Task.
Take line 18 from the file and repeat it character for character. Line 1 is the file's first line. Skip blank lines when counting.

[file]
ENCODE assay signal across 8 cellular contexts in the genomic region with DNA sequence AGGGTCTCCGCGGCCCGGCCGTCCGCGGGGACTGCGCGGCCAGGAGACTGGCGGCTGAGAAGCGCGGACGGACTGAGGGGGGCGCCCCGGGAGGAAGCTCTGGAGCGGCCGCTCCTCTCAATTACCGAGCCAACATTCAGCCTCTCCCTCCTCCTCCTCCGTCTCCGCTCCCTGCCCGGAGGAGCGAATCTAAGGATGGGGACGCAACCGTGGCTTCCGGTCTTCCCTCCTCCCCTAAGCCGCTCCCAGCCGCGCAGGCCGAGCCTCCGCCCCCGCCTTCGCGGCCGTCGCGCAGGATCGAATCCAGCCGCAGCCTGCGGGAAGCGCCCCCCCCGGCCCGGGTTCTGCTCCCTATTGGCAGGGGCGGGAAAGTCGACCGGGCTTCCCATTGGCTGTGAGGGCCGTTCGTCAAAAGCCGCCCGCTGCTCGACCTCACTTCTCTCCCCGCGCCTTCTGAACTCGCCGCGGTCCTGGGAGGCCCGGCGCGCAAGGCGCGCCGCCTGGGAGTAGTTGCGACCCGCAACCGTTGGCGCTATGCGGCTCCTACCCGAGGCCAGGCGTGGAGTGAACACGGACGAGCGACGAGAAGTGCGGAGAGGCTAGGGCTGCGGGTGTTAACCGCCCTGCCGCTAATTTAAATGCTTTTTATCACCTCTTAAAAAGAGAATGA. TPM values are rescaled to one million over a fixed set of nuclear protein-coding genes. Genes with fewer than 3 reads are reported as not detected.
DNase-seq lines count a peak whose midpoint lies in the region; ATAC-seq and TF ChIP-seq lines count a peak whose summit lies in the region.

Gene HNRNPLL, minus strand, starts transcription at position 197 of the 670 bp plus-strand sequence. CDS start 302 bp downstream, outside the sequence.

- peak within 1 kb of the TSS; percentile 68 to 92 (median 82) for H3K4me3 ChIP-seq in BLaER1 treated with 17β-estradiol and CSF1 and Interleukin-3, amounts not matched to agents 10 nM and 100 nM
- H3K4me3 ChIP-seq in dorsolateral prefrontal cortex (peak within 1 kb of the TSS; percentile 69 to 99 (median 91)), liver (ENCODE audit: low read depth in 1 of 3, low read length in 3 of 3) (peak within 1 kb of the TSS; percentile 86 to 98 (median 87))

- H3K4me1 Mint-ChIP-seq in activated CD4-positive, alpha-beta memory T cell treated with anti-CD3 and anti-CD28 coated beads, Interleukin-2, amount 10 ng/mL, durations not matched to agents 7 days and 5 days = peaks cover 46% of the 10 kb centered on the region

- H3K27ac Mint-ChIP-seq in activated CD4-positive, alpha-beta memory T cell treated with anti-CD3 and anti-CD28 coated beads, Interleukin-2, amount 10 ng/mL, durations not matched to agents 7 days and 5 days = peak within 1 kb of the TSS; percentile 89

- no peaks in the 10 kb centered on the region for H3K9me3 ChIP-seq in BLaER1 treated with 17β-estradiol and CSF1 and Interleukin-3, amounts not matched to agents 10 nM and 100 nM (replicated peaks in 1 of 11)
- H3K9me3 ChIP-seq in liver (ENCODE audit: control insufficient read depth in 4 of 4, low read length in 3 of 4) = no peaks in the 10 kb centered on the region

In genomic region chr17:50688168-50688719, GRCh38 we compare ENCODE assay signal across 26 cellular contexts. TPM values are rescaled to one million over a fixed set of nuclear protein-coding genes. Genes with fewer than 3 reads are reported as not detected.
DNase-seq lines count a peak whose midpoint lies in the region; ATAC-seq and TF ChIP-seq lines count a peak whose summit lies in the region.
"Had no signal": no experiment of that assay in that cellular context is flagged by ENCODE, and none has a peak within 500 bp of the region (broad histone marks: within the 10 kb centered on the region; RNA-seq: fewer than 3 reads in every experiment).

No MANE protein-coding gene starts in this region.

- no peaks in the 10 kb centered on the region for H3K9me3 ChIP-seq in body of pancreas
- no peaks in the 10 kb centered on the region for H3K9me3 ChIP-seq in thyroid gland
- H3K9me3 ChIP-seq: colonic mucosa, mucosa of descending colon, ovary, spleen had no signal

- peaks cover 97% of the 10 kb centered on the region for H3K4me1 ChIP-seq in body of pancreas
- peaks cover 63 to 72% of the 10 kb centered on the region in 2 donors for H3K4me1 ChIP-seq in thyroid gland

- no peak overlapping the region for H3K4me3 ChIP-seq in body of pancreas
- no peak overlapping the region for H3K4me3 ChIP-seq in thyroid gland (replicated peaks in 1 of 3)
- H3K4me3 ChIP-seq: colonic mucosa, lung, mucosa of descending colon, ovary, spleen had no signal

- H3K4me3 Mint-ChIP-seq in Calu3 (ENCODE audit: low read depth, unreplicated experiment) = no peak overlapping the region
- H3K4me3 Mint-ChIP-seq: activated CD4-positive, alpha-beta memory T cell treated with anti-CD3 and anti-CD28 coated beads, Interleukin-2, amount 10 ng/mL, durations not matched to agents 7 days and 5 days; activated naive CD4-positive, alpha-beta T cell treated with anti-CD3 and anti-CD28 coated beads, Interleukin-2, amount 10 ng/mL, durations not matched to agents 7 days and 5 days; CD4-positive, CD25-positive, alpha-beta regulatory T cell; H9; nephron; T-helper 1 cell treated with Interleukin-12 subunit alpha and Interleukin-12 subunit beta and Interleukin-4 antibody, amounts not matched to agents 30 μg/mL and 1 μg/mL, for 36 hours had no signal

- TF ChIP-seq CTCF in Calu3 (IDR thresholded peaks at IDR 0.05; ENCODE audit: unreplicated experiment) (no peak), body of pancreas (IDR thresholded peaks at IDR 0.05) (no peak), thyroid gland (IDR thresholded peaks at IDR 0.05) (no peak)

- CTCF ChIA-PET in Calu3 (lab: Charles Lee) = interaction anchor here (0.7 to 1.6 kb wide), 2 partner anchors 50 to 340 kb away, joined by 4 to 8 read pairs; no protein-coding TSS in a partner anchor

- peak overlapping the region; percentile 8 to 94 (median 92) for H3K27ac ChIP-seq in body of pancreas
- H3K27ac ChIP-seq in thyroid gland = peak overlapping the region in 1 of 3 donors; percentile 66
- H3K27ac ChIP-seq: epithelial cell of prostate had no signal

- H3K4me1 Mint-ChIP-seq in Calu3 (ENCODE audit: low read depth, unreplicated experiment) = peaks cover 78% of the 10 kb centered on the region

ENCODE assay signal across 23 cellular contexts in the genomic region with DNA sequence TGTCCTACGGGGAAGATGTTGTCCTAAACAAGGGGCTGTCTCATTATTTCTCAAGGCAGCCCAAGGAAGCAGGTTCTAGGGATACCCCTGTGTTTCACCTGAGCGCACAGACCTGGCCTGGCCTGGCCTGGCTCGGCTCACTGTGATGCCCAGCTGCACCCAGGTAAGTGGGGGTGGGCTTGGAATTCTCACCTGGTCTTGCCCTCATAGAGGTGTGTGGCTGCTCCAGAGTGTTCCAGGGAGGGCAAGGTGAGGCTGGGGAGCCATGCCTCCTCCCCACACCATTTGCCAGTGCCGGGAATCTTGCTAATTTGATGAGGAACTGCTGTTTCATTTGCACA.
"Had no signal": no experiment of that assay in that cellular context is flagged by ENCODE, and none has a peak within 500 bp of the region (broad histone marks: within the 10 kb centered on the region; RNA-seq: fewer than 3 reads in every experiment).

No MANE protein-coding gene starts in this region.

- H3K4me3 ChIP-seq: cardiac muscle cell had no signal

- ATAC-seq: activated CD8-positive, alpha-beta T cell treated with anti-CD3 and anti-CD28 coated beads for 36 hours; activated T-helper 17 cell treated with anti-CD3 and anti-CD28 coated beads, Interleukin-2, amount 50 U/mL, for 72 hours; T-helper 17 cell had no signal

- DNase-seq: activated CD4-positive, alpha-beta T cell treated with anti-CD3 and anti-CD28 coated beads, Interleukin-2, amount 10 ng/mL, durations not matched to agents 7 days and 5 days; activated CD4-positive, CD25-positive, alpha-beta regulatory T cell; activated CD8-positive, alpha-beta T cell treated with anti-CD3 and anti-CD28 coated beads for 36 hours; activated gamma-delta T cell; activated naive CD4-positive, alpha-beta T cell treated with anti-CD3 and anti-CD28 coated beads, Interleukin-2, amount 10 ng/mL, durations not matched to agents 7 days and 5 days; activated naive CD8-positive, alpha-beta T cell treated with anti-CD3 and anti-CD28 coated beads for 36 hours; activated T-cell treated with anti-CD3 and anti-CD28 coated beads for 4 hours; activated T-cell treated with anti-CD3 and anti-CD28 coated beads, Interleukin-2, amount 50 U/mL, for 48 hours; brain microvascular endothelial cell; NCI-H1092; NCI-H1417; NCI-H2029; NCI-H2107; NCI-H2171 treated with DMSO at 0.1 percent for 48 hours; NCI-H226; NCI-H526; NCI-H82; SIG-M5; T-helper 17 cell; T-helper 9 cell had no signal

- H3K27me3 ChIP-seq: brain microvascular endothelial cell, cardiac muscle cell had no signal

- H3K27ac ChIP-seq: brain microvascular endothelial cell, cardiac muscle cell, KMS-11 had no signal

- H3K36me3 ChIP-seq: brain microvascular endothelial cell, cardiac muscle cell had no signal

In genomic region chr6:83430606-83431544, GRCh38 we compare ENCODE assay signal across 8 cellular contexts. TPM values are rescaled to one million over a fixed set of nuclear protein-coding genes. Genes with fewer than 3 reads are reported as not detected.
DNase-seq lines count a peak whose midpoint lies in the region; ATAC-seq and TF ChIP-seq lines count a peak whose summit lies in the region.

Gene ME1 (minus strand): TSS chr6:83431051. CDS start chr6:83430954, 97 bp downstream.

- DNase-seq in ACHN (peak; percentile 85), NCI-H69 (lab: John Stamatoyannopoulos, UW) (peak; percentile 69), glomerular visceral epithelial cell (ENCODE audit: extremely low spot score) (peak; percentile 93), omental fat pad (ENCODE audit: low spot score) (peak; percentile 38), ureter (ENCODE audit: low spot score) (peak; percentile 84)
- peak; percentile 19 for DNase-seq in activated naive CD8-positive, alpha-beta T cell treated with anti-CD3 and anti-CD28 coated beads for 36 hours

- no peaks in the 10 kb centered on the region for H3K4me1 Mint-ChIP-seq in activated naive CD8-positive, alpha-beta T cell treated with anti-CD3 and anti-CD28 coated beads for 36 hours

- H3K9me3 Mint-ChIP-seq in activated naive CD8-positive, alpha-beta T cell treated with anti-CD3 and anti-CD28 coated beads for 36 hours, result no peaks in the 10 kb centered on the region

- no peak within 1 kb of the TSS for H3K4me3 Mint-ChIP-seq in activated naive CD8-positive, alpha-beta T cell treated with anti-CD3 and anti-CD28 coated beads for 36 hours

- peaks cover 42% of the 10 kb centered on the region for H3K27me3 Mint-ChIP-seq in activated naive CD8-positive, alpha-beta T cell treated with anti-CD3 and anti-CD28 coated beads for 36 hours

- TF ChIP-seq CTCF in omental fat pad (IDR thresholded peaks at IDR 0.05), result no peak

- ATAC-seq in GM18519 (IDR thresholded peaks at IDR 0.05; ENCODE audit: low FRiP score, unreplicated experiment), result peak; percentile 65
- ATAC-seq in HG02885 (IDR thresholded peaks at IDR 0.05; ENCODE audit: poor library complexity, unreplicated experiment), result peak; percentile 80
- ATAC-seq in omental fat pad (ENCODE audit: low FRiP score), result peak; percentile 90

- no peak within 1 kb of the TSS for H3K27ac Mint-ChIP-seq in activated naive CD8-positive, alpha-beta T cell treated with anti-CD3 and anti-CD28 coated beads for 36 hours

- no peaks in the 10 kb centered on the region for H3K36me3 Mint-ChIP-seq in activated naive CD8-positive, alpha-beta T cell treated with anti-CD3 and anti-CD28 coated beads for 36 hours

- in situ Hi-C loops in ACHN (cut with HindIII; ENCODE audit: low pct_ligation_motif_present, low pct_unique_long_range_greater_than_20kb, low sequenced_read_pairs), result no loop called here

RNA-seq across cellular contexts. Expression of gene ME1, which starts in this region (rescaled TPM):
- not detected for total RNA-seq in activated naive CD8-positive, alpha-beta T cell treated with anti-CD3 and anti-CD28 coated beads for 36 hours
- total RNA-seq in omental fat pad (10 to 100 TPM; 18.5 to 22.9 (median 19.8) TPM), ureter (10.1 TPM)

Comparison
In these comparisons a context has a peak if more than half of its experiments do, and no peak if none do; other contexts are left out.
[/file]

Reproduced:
- peaks cover 63 to 72% of the 10 kb centered on the region in 2 donors for H3K4me1 ChIP-seq in thyroid gland